process. This time, however, after describing another related topic to Mickey 
offlist, I think an additional work-around may be provided. Part of this was 
mentioned in connection when this discussion came up last time.

  There should really only be two options:

1. OBPS nomenclature is valid from the moment it comes online and has a DOI 
provided for it and can be reached (or the service indicates the paper has been 
uploaded). This accords with the ICZN save for the print over digital issue. It 
now accords with the ICBN's protocol, or however I understand it to be. 
Contrarily, if this is not the case, this nomenclature is simply not valid. 
It's not even a nomen nudum (because it's not in print).

2. OBPS nomenclature is omitted from uploaded works (a redaction of the 
nomenclature), and the omission is reversed upon paper print (a new version of 
the paper is uploaded to the server, replacing the other one). This means the 
nomenclature does not have the chance to cause confusion in regards to 
potential competing nomenclature, and just as my previous post on competitive 
nomenclature, places a marker on the material with intent to name (it _has_ 
been named, but the name is being withheld). Alternatively, papers with new 
nomenclature should _NOT_ be uploaded to OBPSs. This completely scrubs the 
issue as relevant, and allows the work to compete for attention with the likes 
of _Nature_ and _Science_, which place their entire issue up the day before 
print release, or with _Naturwiss._ in which it's a week [or two?] ahead.

  Publications do this, though, for attention, but I cannot conceive they can 
do it for money, as the moment these works go up, the authors can provide their 
own copies to anyone who asks; and the only ones who ask are ones who can 
actually understand, handle, or make use of the data therein, and thus it is 
not frivolous. That's what reprints are provided for in the first place. Most 
publishers make the bulk of their money from institutional, not individual, 
licenses, so this is doubly weird.

  I am actually in favor of open processes in review, largely because it 
involves the community in the solution. Crowd-Sourcing the work, I think, will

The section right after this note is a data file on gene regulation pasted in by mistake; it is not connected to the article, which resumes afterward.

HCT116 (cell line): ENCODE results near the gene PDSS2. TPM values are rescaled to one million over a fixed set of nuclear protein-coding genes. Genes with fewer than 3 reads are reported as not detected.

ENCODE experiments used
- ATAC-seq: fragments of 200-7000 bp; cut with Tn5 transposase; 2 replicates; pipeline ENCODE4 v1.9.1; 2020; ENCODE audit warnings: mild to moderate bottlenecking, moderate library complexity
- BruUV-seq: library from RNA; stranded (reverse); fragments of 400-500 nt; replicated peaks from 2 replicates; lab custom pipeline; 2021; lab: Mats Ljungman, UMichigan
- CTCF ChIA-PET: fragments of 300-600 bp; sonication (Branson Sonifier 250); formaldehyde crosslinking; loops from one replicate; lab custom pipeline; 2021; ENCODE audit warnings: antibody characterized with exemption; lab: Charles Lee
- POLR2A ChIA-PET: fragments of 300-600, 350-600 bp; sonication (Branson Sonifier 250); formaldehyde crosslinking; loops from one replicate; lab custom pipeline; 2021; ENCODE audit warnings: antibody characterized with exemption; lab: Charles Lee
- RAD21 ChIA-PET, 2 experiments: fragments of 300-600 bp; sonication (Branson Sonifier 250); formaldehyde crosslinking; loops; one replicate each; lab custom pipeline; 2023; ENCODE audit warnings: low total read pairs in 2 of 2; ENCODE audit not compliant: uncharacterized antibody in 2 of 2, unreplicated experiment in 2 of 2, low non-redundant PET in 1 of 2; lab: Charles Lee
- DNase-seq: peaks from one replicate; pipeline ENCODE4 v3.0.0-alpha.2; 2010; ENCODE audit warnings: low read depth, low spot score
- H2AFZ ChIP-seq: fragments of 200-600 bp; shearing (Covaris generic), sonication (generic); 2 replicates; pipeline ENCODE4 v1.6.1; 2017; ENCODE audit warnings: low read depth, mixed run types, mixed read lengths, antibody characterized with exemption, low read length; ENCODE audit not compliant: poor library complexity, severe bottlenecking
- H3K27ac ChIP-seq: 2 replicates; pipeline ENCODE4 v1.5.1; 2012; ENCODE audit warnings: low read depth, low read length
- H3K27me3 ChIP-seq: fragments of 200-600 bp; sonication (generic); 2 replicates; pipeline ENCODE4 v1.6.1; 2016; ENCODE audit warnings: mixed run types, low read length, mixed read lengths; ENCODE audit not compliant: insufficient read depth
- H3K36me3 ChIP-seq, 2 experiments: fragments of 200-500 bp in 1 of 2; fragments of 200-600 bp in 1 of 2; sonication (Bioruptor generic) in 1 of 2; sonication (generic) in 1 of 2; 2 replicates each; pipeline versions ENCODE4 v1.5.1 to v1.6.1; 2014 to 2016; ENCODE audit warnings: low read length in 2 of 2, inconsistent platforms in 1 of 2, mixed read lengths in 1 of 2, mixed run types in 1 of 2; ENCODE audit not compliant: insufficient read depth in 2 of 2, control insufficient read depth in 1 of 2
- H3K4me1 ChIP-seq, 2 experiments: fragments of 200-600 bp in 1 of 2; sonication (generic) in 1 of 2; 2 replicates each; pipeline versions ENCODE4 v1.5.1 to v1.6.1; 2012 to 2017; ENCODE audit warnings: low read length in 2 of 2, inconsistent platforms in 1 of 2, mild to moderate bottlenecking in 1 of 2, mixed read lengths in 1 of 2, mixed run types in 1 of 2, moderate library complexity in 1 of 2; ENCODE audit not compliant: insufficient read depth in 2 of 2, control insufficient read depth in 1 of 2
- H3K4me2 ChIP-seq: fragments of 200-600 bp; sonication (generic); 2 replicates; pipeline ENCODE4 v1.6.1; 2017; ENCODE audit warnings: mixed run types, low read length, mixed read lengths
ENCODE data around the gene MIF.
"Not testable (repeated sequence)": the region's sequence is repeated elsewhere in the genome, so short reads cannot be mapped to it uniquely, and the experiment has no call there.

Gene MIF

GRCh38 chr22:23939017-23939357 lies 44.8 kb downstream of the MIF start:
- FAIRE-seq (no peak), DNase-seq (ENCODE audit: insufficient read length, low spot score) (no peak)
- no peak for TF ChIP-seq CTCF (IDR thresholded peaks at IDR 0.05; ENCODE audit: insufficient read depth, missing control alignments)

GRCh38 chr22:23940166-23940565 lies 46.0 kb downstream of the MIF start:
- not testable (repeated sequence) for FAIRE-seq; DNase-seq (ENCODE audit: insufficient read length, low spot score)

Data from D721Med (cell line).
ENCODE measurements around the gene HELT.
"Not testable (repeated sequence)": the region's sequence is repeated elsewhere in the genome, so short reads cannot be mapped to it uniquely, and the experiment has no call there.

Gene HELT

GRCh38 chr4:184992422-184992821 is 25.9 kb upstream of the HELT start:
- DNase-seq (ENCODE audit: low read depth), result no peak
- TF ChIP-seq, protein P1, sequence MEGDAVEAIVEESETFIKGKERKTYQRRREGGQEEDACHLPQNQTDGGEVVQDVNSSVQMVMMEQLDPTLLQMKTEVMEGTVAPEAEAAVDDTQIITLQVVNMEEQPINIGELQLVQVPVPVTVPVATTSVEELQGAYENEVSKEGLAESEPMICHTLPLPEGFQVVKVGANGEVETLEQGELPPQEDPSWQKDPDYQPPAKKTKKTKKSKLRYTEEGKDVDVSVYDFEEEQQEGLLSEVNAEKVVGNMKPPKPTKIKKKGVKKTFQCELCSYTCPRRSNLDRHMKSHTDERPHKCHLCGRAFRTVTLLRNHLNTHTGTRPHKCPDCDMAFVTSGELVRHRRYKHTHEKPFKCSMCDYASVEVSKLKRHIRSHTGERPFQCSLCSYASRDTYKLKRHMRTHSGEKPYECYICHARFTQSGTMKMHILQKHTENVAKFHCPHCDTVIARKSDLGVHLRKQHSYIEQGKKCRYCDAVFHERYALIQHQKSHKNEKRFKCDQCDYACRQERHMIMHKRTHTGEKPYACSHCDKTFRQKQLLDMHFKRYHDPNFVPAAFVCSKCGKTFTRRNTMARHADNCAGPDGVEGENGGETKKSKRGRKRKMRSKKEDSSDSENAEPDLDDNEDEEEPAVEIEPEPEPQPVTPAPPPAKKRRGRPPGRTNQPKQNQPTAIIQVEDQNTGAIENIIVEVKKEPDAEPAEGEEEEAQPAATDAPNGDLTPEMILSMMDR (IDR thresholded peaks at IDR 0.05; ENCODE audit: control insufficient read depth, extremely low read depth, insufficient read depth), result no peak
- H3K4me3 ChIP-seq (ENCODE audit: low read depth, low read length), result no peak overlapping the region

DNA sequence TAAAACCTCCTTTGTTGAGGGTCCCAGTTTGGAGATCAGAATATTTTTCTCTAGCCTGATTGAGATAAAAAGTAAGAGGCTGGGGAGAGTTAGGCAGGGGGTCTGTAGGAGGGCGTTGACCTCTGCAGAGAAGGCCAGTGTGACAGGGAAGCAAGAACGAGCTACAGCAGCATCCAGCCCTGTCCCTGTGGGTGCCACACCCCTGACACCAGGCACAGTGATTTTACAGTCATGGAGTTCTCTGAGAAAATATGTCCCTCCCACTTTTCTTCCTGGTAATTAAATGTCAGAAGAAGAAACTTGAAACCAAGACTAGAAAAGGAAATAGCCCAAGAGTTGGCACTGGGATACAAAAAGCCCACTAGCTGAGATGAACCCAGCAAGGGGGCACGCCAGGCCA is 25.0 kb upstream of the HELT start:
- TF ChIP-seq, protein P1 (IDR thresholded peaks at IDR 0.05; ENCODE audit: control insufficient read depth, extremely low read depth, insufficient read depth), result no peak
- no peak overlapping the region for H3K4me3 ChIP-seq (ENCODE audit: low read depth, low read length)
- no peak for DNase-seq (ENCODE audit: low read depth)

lead to far better works than sole and isolated workers delving away at their 
tomes (which is a reason I have begun to allow myself to share my in-prep works 
and had occasionally coauthors before projects fell apart, and also why I share 
my preparation of work on my blog). The current system does not favor this, 
even in regard to _PLoS ONE_, as it occurs all after publication, while the 
general issue of self-protective scientists has a tendency of making the 
adversarial scientist system (workers double checking each other should lead to 
progress!) look more like Marsh and Cope sniping at one another through the 
newspapers. Thus, I think, a better way should be either more (if not fully) 
open, or closed up until release. The OBPS serves us in sharing the bulk of 
research, but when it comes to the naming of taxa, the insistence of the 
governing codes of nomenclature has forced poor, poor compromises.

  In short, this is telling the ICZN to get their act together and 
(paraphrasing Mike Taylor), join the f___ing 21st Century.


  Jaime A. Headden
  The Bite Stuff (site v2)

"Innocent, unbiased observation is a myth." --- P.B. Medawar (1969)

"Ever since man first left his cave and met a stranger with a
different language and a new way of looking at things, the human race
has had a dream: to kill him, so we don't have to learn his language or
his new way of looking at things." --- Zapp Brannigan (Beast With a Billion 

> Date: Wed, 10 Aug 2011 12:18:19 +0200
> From: david.marjanovic@gmx.at
> To: dinosaur@usc.edu
> Subject: All about *Samrukia*
> http://blogs.scientificamerican.com/tetrapod-zoology/2011/08/09/say-hello-to-samrukia/
> Commenting there requires a SciAm login which is easy to get.